Only about 45 percent of adults in the U.S. — nearly 109 million people — are organ donors, a figure that donation and transplant experts say seems tragically low when the public’s attention is riveted on the lack of organs for a child such as Sarah. ...I doubt it, as Christians seem to donate more than other religions.
My theory, which is mine, is that this reluctance is based largely on a religious fear that if they take out an organ when you die, you’ll show up in heaven without a kidney or a liver!
My theory is not even mentioned by him or his commenters. The donors cannot be lawfully paid in the USA. Dick Cheney probably paid $200k for his heart transplant surgery, but not a penny went to the man who supplied the heart.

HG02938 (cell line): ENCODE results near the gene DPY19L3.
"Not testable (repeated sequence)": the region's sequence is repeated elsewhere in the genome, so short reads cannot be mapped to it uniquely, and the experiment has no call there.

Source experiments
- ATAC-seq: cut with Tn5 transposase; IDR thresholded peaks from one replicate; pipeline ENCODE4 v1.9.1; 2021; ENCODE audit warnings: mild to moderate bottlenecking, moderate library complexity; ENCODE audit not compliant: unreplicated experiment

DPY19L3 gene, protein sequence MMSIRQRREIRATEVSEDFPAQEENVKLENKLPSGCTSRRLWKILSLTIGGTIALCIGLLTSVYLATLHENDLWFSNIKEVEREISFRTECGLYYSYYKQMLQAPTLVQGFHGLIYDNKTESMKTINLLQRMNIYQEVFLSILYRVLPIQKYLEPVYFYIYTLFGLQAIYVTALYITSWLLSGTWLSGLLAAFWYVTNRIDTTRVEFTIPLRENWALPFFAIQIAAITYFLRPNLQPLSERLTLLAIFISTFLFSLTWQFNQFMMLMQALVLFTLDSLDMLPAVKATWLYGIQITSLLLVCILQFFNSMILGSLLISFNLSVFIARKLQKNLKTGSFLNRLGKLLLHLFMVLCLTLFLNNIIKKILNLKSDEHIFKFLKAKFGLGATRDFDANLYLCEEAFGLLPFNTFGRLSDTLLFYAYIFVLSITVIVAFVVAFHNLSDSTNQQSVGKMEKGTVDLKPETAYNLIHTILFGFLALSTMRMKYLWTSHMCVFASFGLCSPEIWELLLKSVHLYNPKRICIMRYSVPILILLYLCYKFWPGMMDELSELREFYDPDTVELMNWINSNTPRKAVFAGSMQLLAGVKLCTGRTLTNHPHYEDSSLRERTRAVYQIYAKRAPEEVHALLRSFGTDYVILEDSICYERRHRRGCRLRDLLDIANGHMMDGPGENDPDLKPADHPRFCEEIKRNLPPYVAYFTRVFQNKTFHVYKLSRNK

I don't think that there are any good medical or economic reasons against paying donors. Apparently some people have some sort of ethical or religious objection. Since Coyne likes to attack irrational superstitions, it is funny that he does not attack this one.
Update: Gary S. Becker and Julio J. Elias write in the WSJ:
Finding a way to increase the supply of organs would reduce wait times and deaths, and it would greatly ease the suffering that many sick individuals now endure while they hope for a transplant. The most effective change, we believe, would be to provide compensation to people who give their organs—that is, we recommend establishing a market for organs.Maybe the organ donors ought to go on strike.